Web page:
Three- to four-bedroom properties that can sleep four to six people are most rentable on the holiday market, says Edward-Collins, and can let for as many as 42 of 52 weeks.
Easter to October half term is prime time for bookings. In peak season, a top-notch, three-bedroom property in Rock can let for £3,500 a week, says Edward-Collins. This would drop down to £600-£800 in the winter.
Cornwall’s popularity as a holiday destination has escalated in the last decade, says Edward-Collins. Investors have been flooding in as a result, which has been compounded as landlords with long-term letting portfolios have been selling up and moving into holiday lets for the tax perks.
This means that when it comes to building a portfolio, Edward-Collins’ advice is to spread out and diversify: buy properties for couples as well as families, inland as well as coastal. Save yourself at least from competing with yourself.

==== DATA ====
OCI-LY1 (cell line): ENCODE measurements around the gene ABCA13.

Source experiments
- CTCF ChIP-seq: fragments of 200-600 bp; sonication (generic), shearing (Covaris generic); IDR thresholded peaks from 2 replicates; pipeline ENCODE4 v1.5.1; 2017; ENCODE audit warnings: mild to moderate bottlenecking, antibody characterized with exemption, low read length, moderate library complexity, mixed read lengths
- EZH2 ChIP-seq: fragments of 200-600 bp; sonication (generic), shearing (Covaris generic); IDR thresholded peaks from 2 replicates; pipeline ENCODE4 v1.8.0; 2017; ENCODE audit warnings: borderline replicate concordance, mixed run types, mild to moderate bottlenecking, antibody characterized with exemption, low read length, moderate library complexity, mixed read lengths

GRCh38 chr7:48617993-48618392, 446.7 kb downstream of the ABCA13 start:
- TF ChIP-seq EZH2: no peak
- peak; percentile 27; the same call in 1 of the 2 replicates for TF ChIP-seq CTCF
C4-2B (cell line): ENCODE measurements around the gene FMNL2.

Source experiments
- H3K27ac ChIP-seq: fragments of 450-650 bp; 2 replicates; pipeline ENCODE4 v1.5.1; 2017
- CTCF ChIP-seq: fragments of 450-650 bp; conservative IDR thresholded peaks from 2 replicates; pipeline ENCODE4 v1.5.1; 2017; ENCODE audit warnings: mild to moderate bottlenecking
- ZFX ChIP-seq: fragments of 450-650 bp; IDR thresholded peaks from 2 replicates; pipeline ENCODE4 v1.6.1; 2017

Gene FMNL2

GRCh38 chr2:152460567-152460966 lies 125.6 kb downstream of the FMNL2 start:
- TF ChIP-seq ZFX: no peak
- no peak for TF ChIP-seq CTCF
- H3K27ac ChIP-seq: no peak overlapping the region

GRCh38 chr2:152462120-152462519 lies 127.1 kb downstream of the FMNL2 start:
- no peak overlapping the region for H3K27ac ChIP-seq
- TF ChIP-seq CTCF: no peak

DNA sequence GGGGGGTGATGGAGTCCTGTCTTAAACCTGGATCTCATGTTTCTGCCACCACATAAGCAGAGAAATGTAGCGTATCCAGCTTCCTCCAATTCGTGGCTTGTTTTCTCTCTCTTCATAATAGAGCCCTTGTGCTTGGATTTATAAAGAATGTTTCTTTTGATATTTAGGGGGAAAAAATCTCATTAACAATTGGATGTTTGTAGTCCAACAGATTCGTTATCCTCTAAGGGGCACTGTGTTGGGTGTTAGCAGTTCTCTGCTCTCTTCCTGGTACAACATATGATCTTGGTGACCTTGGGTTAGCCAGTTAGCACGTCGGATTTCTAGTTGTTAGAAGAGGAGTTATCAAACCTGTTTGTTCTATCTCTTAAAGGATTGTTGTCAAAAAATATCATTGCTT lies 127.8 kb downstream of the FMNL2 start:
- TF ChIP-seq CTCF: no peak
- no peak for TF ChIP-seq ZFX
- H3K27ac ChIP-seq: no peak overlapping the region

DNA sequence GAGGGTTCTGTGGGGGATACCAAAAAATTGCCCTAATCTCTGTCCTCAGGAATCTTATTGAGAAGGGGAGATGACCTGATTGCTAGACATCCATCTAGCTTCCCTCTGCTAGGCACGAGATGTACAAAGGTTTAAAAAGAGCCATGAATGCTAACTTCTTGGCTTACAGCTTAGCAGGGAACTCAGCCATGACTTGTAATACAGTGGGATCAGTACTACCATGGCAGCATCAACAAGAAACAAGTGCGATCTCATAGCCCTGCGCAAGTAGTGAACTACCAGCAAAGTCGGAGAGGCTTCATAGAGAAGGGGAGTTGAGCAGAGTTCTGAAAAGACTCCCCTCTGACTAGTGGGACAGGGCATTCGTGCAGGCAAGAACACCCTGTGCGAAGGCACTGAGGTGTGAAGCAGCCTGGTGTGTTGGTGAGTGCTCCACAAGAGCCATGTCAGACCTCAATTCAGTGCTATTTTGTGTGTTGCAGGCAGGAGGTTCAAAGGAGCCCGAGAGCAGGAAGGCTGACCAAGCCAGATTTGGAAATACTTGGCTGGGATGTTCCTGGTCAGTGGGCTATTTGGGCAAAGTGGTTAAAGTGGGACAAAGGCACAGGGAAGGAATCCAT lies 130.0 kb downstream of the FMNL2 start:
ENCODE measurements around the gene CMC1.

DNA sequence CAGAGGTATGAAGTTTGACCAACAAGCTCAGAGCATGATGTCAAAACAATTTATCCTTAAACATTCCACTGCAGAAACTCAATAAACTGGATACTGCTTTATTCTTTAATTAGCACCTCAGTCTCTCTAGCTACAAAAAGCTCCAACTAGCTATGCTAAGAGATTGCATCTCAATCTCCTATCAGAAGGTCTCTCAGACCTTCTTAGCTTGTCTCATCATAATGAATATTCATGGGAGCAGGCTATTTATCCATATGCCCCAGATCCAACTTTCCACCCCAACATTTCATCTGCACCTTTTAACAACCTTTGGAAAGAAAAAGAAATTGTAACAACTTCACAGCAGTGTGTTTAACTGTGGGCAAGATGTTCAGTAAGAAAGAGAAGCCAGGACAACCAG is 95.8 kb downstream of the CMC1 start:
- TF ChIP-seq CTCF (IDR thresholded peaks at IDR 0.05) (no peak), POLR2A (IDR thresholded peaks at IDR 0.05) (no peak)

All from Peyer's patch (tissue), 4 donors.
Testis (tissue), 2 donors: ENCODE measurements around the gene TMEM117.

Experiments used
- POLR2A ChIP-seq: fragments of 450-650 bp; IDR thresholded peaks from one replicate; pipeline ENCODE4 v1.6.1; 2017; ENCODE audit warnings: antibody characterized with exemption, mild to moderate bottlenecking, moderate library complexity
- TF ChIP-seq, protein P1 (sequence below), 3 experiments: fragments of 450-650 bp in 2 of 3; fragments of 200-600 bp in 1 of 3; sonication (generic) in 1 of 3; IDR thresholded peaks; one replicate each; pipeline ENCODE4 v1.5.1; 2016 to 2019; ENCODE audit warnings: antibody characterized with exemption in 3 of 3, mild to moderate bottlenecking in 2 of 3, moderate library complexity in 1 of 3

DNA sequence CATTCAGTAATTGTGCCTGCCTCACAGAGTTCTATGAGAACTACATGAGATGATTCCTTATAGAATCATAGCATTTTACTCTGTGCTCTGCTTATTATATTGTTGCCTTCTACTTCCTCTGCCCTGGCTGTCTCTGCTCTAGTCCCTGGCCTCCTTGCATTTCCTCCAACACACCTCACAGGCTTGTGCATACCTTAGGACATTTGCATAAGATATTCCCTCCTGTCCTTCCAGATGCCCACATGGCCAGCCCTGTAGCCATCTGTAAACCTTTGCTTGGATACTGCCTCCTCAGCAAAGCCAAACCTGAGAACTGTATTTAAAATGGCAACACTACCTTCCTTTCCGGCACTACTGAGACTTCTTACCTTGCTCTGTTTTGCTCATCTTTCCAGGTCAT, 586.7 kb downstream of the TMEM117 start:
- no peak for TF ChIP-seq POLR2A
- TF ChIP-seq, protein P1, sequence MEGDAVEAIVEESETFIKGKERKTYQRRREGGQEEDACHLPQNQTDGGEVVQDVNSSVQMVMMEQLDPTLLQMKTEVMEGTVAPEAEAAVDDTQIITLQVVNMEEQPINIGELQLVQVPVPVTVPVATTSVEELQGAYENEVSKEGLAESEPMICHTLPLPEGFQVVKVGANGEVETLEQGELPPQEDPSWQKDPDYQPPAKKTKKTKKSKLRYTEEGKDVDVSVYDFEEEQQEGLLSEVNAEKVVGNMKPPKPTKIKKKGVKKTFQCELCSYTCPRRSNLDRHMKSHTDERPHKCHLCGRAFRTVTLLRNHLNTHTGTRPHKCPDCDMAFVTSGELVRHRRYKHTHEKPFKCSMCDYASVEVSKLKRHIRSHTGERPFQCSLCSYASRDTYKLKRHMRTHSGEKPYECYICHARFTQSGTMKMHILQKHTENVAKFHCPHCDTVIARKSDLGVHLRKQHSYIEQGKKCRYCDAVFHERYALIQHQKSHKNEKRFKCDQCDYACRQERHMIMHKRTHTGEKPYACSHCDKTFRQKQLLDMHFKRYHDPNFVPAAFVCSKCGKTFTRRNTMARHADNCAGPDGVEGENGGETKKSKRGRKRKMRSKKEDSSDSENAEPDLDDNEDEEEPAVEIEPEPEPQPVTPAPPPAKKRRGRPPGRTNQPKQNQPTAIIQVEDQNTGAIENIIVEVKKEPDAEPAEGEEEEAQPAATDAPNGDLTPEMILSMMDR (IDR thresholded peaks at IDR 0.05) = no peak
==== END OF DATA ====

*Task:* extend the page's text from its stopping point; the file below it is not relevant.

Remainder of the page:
Though naturally not everywhere is a winner. Avoid the inland former industrial land between Redruth, Penryn, Helston and Hayle, around Saint Dennis or the clay pit areas on the edges of Bodmin Moor, says Edward-Collins. Property might be cheaper and they’re perfectly picturesque, but homes here “just don’t let”.
Fees are high: 30 to 35 per cent of your rental income will go on a 20 per cent commission fee (plus VAT) for marketing and bookings, an extra 5 per cent for management, and utilities bills on top.
Details also matter now that didn’t 10 years ago, says Edward-Collins. Pets are fundamental; Edward-Collins estimates that 70 per cent of holiday-home renters in Cornwall are coming with animals, usually dogs.